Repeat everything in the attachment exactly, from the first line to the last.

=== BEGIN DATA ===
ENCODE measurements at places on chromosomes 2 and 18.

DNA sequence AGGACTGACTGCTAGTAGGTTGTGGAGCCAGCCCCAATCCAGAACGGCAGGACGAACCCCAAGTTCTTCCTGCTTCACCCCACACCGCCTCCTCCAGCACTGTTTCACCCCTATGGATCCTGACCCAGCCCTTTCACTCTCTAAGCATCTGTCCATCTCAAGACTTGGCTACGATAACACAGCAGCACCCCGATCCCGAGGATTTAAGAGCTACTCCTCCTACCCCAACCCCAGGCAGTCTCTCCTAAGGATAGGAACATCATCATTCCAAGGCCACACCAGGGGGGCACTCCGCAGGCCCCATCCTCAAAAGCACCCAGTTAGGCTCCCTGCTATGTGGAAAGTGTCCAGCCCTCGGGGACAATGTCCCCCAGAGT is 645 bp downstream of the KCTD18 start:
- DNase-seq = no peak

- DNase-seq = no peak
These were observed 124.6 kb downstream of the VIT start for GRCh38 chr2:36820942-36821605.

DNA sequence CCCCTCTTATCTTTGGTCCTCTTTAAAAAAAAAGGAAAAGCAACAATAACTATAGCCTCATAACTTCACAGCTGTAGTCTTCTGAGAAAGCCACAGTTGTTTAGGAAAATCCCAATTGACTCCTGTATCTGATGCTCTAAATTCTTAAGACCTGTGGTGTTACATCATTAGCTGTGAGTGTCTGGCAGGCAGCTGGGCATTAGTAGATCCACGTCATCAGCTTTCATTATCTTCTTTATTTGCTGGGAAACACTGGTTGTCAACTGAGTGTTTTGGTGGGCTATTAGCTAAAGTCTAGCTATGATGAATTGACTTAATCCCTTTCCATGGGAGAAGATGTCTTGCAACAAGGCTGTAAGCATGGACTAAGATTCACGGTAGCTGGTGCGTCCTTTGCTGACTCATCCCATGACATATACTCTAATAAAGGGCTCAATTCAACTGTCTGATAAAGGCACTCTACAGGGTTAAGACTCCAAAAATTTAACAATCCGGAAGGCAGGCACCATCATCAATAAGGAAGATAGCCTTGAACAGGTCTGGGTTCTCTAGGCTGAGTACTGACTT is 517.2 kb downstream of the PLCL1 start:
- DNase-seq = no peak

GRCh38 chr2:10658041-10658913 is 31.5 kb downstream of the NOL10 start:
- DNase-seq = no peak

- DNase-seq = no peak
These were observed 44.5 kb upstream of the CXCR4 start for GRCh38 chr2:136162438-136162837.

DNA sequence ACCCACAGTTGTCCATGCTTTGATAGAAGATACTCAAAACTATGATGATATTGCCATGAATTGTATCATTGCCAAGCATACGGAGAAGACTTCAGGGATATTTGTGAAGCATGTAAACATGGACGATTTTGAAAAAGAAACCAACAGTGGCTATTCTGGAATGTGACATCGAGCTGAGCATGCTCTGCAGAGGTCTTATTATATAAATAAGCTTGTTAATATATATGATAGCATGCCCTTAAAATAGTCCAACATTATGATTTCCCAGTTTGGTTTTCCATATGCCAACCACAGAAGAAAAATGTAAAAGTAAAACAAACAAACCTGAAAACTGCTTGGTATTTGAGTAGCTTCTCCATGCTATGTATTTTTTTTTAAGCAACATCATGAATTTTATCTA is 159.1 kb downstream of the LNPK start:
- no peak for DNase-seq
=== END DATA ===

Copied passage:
ENCODE measurements at places on chromosomes 2 and 18.

DNA sequence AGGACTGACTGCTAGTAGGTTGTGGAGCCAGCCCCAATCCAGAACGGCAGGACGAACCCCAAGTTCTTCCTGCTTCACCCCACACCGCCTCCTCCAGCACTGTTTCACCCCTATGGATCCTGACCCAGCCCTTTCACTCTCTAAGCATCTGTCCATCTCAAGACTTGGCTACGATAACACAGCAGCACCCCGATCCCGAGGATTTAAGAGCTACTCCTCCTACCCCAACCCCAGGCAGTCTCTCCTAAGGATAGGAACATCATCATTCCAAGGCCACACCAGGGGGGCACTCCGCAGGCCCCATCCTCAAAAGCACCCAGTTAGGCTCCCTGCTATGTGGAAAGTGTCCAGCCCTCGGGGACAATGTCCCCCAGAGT is 645 bp downstream of the KCTD18 start:
- DNase-seq = no peak

- DNase-seq = no peak
These were observed 124.6 kb downstream of the VIT start for GRCh38 chr2:36820942-36821605.

DNA sequence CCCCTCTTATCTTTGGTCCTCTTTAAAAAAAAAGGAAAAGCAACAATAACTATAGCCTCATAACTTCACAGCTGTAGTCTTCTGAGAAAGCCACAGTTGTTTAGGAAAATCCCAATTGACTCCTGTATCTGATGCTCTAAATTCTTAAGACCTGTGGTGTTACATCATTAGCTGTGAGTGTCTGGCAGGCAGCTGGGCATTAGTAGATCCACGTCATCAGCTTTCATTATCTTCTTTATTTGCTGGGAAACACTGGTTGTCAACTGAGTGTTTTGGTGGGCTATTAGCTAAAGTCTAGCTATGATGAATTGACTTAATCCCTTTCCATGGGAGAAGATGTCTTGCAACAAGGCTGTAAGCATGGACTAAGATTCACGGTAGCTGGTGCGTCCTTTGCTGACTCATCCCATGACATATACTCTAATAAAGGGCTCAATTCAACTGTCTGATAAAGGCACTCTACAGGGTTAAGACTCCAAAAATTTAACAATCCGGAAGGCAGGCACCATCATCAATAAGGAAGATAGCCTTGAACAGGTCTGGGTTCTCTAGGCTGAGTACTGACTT is 517.2 kb downstream of the PLCL1 start:
- DNase-seq = no peak

GRCh38 chr2:10658041-10658913 is 31.5 kb downstream of the NOL10 start:
- DNase-seq = no peak

- DNase-seq = no peak
These were observed 44.5 kb upstream of the CXCR4 start for GRCh38 chr2:136162438-136162837.

DNA sequence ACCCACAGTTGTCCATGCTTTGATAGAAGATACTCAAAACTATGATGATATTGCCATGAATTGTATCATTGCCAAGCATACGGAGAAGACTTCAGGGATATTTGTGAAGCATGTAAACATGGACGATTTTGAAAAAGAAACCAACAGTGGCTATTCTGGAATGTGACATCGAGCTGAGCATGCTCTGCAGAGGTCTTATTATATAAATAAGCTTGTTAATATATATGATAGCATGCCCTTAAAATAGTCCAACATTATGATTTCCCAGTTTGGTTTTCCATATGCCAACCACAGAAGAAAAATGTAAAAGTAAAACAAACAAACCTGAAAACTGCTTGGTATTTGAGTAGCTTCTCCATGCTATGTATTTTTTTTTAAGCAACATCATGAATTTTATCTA is 159.1 kb downstream of the LNPK start:
- no peak for DNase-seq